Diabetes – What is Diabetes?
Diabetes is a serious condition that affects millions of people each year. It occurs when the body does not produce enough insulin or use the insulin that it produces effectively.
The good news is that it can be cured and can be treated or delayed through diet, exercise and medications. It’s important to be aware of the symptoms so you can tell the signs of a problem and get treatment.
What is diabetes?
Diabetes is a chronic health problem (long-lasting) that impacts the way your body converts food into energy. It happens when your pancreas doesn’t produce enough insulin or fails to utilize it in a proper manner.
Insulin is the hormone that aids your body to absorb and utilize glucose, also known as sugar. People with type 2 diabetes aren’t able to make enough insulin or their bodies aren’t able to utilize it correctly.
The blood sugar levels increase as time passes in both types of diabetes. This can lead to issues with your eyes, kidneys and feet. It can also damage the heart and brain arteries as well as your brain.
Type 1 diabetes
Type 1 diabetes is caused by an autoimmune reaction which means that your immune system attacks the pancreatic cells that produce insulin, and destroys them. This process can take months or even years, eventually leading to a total lack of insulin.
Type 1 diabetics need to take insulin every day. They must also monitor their blood glucose levels and adjust their insulin, food and activity levels in order to keep their blood glucose within the healthy range.
Type 2 diabetes
If you have type 2 diabetes your body doesn’t utilize insulin in the way it should. Insulin is a hormone that helps your cells to remove blood sugar (glucose) out of your blood and into your cells, where it can be used to create energy.
Type 2 diabetics need to exercise and eat a balanced diet. They may also need to take medications to control their blood glucose levels.
The signs of diabetes in women
Diabetes is a chronic disease that affects people of all races, ethnicities, and genders. Women are at greater risk than men.
Women who suffer from diabetes have a higher chance of developing complications than men, such as heart disease (the most common diabetes complication) and loss of vision.
Polydipsia is one of the warning signs for women suffering from diabetes. This is because diabetes causes excess sugar to build up in your blood and your kidneys aren’t equipped to eliminate it effectively.
Men with diabetes The signs and symptoms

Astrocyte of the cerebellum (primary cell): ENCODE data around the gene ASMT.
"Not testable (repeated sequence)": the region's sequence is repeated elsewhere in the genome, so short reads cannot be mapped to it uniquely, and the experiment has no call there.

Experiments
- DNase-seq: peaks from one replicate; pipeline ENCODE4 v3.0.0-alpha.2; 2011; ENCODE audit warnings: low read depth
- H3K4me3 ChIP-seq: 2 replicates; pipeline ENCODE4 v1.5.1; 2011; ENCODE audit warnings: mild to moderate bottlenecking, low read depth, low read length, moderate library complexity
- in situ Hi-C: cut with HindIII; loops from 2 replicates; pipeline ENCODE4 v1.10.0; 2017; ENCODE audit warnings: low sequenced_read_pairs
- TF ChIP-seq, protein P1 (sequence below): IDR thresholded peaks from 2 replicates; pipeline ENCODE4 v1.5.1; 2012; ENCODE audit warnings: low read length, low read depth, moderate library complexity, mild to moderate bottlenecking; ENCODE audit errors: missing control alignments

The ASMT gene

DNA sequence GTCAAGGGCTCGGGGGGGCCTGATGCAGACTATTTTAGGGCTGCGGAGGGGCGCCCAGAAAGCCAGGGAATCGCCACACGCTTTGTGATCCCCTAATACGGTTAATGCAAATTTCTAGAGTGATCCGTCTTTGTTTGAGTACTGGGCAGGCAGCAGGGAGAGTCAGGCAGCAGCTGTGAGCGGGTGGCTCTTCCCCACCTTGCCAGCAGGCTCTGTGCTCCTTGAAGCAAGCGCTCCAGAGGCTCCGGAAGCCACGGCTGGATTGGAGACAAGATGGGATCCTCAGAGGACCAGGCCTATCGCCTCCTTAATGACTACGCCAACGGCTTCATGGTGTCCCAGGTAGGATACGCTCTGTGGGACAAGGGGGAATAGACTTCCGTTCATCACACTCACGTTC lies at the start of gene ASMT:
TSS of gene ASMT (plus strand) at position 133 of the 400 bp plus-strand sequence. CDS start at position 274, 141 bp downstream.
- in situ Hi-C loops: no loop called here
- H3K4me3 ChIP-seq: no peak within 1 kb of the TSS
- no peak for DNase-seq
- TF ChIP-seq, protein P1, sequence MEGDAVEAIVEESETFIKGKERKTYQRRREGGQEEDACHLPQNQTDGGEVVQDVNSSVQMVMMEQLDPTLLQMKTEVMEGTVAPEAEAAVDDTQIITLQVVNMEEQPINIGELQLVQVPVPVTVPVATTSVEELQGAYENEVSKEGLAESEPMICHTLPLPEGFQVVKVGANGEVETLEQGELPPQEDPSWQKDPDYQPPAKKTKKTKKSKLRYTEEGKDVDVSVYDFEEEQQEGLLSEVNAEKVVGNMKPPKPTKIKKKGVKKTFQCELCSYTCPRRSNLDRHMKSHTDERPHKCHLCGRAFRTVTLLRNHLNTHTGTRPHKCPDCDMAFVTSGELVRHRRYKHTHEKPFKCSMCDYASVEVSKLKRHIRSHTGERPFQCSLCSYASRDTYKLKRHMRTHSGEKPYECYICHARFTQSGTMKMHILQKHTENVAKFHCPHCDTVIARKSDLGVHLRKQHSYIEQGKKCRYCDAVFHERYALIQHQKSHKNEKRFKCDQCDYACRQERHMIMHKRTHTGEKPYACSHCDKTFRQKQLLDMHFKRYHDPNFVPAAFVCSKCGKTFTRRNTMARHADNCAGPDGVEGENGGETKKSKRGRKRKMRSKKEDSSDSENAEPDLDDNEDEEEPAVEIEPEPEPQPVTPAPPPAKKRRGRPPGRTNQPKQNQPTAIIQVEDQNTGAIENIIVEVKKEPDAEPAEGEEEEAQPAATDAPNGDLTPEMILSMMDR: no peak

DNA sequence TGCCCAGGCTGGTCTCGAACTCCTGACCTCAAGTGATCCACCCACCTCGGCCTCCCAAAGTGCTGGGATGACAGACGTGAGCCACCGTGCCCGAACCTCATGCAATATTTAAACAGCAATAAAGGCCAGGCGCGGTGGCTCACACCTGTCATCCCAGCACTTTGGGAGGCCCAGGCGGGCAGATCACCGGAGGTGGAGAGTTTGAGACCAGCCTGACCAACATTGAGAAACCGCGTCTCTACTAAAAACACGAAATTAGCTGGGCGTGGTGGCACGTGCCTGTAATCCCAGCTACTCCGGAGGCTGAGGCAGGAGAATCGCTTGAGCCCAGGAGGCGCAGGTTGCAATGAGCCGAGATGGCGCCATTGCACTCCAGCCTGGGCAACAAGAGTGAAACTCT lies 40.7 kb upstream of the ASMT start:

Diabetes is a condition in which cells are not able to use glucose (blood sugar) as energy source. This usually happens because the pancreas ceases to produce enough insulin.
This can lead to high blood sugar levels. Your body then tries to lower the level by flushing the excess glucose from your bloodstream through urine.
People who have diabetes often feel thirsty and need to drink large quantities of fluids. This can be up to four liters per day.
Men may also experience weight loss as their bodies break down muscle to make energy, instead of fat. This is due to the fact that their blood sugar levels remain high for extended periods.
A healthy diet for diabetes is an important aspect of managing the condition. It can help control blood sugar levels, manage weight and decrease risk factors for heart disease.
Your diet should include plenty of whole food items, including fruits vegetables, whole grains beans, and low-fat dairy. It should also be low in saturated (unhealthy) fats and added sugars.
You might also consider limiting the amount of sugar-sweetened drinks you consume. These drinks are often packed with sugar, which can cause blood sugar levels to increase.
Your doctor might prescribe diabetes-related medications to keep your blood sugar (glucose) levels within the normal range. These drugs are often paired with lifestyle changes, like exercise and diet to help manage the condition.
If your blood sugar is not being managed well with one medicine, you may need to take a different medication. Your doctor will assist you to determine the most appropriate medication to meet your needs and preferences.
Newer medicines, such as sodium-glucose-cotransporter-2 inhibitors as well as glucagon peptide-1 receptor antagonists, lower blood sugar levels and provide benefits for the kidneys and cardiovascular system, as well as reducing the risk of developing complications. They also aid in weight loss and come in both tablets and injections.